Each web browser offers basically the same features, although some people like the look and feel of one over another, and each program has some unique subtleties. In addition, you could come across a feature that displays or works better in one browser than in another. My advice is to use one web browser most of the time, but have another one on your computer in case you need a “backup.”

Once you open any web browser, you can use it to access your chosen search engine. There are no absolute pairings. Just because the web browser Chrome is made by Google, you do not need to use it in order to use Google’s search engine. Similarly, even though Bing is Microsoft’s search engine, you can access it from web browsers other than Internet Explorer.

There are differences among the search engines. Each one employs its proprietary formulas for turning keywords into meaningful results. The most thorough way to get your search results is to try the same search in more than one search engine. You may find similar — or very different — results.

Most computer users settle into familiar patterns: one web browser and one search engine. There is nothing wrong with that. But it’s good to be aware of new versions and features in the other programs. After all, these companies are all in business to attract your attention, and you might find a feature on one web browser or search engine you like enough to make a switch. Nice to have choices.

Email Groups (and Photo Albums, Too!)

I love email groups. I create a name for my group and then choose the contacts I want to place in it. When I type that group name in the “to” field of an email, all of the names in that group appear. Pretty efficient.

But what happens when one of my friends in an email group changes his/her email address? Do I need to change the address in my master contact list, in the group list, or in both?

The answer — change it in either and it changes in both — brings up some important points about email groups:

  • The contact you put in a group is not an independent copy of the original contact. It is a virtual copy and remains linked to the original. If you change information in one, you are changing it in the other.
  • Any contact you wish to include in an email group must first be in your list of all contacts.
  • A contact can be in more than one email group at a time.
  • If you remove a contact from an email group, the contact is removed from the group, but not from the master list. If, however (and this is really really important), you remove a name from your master list, the name will be removed from the master list AND from any email group that contact was in.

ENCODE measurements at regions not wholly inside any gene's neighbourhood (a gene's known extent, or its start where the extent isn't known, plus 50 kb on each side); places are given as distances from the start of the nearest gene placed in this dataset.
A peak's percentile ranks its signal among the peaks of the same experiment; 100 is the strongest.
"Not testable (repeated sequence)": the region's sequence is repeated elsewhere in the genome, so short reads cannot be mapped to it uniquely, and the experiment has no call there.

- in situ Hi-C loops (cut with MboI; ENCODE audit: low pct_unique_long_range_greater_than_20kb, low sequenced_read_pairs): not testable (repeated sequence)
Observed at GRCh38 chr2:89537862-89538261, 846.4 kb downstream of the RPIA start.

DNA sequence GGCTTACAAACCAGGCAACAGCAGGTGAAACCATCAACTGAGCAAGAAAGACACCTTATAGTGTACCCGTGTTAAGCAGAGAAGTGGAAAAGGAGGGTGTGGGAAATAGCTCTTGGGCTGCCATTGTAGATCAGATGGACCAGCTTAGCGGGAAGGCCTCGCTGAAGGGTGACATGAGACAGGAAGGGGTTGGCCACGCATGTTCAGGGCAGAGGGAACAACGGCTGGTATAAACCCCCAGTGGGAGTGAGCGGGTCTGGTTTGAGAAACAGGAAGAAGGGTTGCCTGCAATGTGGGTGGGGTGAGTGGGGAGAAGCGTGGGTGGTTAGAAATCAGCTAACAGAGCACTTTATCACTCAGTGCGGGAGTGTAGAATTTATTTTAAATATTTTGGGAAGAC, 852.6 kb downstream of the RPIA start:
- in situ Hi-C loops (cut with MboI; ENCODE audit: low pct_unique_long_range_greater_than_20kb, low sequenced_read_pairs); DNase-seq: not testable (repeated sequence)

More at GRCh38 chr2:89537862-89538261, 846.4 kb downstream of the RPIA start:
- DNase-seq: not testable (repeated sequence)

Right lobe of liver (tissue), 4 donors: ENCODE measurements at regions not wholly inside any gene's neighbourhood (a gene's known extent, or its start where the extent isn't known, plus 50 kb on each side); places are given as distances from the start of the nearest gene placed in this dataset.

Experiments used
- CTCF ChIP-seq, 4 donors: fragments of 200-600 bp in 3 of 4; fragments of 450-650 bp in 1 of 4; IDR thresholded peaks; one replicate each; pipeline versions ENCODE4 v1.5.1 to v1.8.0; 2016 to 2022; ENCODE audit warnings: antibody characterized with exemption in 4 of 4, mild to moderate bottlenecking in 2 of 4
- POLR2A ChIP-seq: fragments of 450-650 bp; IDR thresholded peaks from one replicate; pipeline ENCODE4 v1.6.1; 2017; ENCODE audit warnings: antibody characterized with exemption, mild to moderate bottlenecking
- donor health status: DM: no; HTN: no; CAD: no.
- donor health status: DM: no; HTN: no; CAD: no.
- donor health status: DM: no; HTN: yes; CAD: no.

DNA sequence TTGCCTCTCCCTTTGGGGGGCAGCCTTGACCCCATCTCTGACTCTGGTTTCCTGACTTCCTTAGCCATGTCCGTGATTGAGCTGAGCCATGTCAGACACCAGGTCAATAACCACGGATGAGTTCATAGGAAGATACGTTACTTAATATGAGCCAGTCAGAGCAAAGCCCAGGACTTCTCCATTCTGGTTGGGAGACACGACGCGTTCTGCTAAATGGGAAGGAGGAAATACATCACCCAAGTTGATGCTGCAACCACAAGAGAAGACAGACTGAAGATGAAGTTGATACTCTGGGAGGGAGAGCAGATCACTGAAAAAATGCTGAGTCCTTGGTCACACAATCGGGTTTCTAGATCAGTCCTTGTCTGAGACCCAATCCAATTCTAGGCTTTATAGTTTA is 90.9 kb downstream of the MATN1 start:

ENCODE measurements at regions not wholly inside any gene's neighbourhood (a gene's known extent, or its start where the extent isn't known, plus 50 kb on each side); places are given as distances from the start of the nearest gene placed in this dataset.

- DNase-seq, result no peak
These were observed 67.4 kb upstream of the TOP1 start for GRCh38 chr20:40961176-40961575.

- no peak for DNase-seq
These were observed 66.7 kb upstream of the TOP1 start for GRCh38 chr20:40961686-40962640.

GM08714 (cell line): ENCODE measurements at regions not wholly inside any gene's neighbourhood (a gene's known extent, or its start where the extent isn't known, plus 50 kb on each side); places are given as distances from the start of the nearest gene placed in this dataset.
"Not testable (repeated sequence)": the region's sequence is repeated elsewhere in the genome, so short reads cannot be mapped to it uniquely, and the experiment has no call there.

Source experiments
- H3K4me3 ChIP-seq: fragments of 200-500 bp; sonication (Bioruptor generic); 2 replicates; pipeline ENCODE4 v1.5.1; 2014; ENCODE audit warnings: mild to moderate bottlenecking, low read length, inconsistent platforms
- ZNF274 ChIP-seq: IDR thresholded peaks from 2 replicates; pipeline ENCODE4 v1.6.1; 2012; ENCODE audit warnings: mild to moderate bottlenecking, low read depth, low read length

This same concept is true for the digital pictures you store in your computer, tablet, or smartphone. If you have the ability to organize the pictures in your picture library into albums — just as you organize email contacts into groups — the same rules apply:

  •  A picture you put in an album is not an independent copy of that picture. It is a virtual copy and remains linked to the original. If you edit the picture in one place, you are editing it in all its locations.
  • Any picture you wish to include in an album must first be in your library of all pictures.
  • A picture can be in more than one album at a time.
  • If you remove a picture from an album, the picture is removed from the album, but not from the picture library. If, however (and this is really really important), you remove a picture from your picture library, the picture will be removed from the picture library AND from any albums that picture was in.

These groupings can be very helpful as you strive to be an efficient computer user. But here is the danger: if you think that because you have organized your contacts into email groups and your pictures into albums that you can delete the “originals,” you are wrong! Don’t do it! As you now know — from the last bullet point in each of the above lists — this would be catastrophic.

Moving Your Virtual Address

The two biggest reasons to keep the email address you currently have are:

  • It’s working just fine for you
  • You don’t want to go through the hassle of changing it

If you don’t need to change your email address, don’t. If you feel you want to or need to change your email address, you may find it is not as difficult as you think.

The hesitation is the same for everyone: how do I notify all of my family, friends, organizations, stores, banks, clubs, etc., that I have a new email address, and will my contacts transfer?

If you move to a new house, the post office at your current location forwards your mail. On the internet, it is the “post office” at your new email address that will help make your transition. This is a very effective feature.

Here is one way it can work:

  • Create a new email address with your new provider.
  • Authorize the new provider to accept all the mail that is sent to your old address. This is usually done in the “settings” area of the new provider’s site. (If you are creating a new email address to use in addition to your current address, do not set the forwarding option.)
  • Begin to send out email from your new email address. When your recipients respond by clicking “reply,” they will be sending the response to your new email.
  • Update any account in which you use your old email address as your “user name.”
  • Send a group email to your friends, relatives, and colleagues, informing them that you have a new address. (Don’t forget to address the email to yourself and “blind copy” all of your recipients).
  • Add a “signature” to your outgoing emails that says something like “Please note new email address.”

If you use Apple Mail, Microsoft Outlook, or Windows Live Mail to get your email, you must enter your new email account information into these programs to be able to get your new email the way you got your old email. If you currently get to your email by going to the website of the email provider, you will need to log into the site of your new provider to get your new mail. The look of your new email provider’s site will be unfamiliar at first, but most of your features are there.

Will contact addresses transfer?

The answer depends on where your contacts are stored, and which email providers are involved. If your address list does not seamlessly appear in your new account, you may need to export the list from your old account and import it into your new account. In some cases, you will need a third-party program to make the conversion for you. Any of these options is preferable to re-typing all of your contact information.

Like moving your residence, changing your email address, if necessary, can be a hassle, but it’s worth it. It’s also a good excuse to clean out your closets, I mean contact lists….